To create a new theory that accurately predicts human decisions, the researchers used economic modeling and behavioral experiments to explain and predict outcomes that were not possible to predict before, Ozer says.
Ozer’s team conducted laboratory experiments, placing participants in the roles of “manufacturers” and “suppliers.” The game helped the team build a quantitative mathematical model that measures trust and trustworthiness and predicts decisions and actions.
“What we’ve observed is that people and decision-makers have a range of trust and trustworthiness. There are two extremes,” Ozer said.
“You’re either never trustworthy and never trusting – and in this case you should really sit down and write down every single detail in a contract – or you’re fully trusting and you probably don’t need any legal context to do it,” Ozer said. “What we’re finding out is that there’s a continuum between these two extremes that is influenced by variations in the supply chain environment that affects related operational decisions.”
Results from this study, says Ozer, can help change a firm’s information management and contracting strategy to prevent overbuilding, but also ensure that enough product is built to satisfy demand. In fact, some firms, such as Hewlett Packard, are already using key results from this research to develop effective forecast sharing programs with their distributors.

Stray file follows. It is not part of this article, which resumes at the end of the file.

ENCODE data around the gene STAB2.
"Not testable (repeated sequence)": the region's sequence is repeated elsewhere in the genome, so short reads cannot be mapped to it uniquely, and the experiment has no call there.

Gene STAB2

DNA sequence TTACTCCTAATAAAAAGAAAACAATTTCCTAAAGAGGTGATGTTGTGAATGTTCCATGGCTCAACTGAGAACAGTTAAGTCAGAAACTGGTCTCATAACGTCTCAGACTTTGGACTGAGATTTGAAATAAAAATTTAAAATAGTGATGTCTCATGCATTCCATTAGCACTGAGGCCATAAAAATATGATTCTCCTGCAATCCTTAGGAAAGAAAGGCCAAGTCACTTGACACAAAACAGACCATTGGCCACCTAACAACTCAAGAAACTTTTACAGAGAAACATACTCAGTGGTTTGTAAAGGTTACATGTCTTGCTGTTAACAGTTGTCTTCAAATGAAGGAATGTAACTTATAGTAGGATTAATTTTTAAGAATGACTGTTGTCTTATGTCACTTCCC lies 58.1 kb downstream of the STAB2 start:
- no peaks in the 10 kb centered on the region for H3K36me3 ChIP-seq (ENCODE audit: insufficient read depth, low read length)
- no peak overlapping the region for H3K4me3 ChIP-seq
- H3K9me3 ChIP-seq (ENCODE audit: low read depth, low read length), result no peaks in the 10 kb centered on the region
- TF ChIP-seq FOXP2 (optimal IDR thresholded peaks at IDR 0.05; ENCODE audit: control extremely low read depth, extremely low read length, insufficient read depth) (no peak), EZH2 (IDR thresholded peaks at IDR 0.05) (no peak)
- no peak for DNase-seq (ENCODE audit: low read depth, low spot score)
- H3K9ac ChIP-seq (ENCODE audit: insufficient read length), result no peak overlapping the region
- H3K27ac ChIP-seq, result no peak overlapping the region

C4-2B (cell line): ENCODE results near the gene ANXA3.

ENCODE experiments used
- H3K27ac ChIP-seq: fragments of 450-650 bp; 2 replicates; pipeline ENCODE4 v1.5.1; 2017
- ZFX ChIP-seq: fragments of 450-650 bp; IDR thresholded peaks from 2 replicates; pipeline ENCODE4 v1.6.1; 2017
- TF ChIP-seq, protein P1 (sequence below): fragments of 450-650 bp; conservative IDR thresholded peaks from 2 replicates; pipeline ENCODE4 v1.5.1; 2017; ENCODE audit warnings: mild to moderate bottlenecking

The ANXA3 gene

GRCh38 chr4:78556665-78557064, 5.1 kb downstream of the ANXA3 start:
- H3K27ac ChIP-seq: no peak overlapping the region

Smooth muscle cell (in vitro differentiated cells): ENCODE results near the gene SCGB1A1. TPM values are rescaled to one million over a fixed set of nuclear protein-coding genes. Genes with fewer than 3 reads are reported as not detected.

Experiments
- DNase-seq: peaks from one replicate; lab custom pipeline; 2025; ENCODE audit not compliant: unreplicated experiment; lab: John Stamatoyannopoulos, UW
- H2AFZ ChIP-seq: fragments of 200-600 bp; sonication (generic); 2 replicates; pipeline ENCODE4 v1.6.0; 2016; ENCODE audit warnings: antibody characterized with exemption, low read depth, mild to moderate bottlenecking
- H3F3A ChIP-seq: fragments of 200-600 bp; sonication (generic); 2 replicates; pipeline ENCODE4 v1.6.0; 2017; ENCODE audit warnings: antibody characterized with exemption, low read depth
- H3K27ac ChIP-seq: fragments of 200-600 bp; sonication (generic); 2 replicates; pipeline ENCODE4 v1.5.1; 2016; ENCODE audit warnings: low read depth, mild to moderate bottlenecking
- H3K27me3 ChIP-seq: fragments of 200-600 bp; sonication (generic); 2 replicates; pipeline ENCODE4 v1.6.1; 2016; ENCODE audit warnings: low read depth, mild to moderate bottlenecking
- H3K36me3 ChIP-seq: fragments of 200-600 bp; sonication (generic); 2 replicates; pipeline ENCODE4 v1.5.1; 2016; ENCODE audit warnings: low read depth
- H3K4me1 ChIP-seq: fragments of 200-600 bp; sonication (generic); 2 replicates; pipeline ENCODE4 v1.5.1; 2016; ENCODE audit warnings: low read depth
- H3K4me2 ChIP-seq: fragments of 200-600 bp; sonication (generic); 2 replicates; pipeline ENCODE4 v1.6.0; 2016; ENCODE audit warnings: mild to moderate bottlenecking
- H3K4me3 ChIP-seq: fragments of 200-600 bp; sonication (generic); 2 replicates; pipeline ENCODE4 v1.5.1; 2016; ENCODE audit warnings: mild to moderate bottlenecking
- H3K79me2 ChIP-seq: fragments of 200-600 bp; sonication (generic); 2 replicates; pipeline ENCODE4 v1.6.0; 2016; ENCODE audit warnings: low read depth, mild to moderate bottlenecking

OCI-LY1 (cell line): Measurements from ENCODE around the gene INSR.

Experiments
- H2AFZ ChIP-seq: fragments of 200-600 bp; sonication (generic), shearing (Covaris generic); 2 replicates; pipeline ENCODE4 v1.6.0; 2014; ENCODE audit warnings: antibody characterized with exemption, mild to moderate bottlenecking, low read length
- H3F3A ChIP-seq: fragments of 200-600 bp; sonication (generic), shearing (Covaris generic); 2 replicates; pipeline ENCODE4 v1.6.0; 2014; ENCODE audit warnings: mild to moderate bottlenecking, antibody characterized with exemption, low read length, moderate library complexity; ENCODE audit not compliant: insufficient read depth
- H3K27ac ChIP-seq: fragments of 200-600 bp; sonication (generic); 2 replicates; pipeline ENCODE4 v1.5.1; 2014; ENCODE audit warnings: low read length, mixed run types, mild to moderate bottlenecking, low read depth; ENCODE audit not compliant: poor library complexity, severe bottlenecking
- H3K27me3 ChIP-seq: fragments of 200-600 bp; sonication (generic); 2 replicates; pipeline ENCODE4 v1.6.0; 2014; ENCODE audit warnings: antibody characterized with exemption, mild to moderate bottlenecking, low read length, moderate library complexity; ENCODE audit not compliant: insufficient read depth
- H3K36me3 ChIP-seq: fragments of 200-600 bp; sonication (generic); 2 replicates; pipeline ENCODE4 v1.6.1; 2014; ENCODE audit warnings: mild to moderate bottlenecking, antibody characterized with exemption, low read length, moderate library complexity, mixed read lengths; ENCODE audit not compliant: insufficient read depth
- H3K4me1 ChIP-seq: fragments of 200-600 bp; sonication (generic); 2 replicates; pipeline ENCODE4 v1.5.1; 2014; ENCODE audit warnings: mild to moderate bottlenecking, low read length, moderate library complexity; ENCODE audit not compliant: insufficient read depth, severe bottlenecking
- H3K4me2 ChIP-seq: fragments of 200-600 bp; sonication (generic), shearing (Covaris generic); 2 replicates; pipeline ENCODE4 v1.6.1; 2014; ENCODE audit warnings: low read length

“Doing some of these things is very new and quite exciting to me, and at the end of the day, I will be able to say how we can quantify what people believed to be non-quantifiable. But at least for this specific context – forecast information sharing – I can look at our data and say, ‘Your trust factor is X and your trustworthiness factor is Y,’ and I can predict whether their relationship will be more cooperative or less cooperative,” Ozer said.
Dr. Özalp Özer leads students through a business trust simulation at the UT Dallas School of Management. The game shows students that management decisions involve hidden issues and concerns.
“What we’ve observed is that people and decision-makers have a range of trust and trustworthiness. There are two extremes,” Dr. Özer said.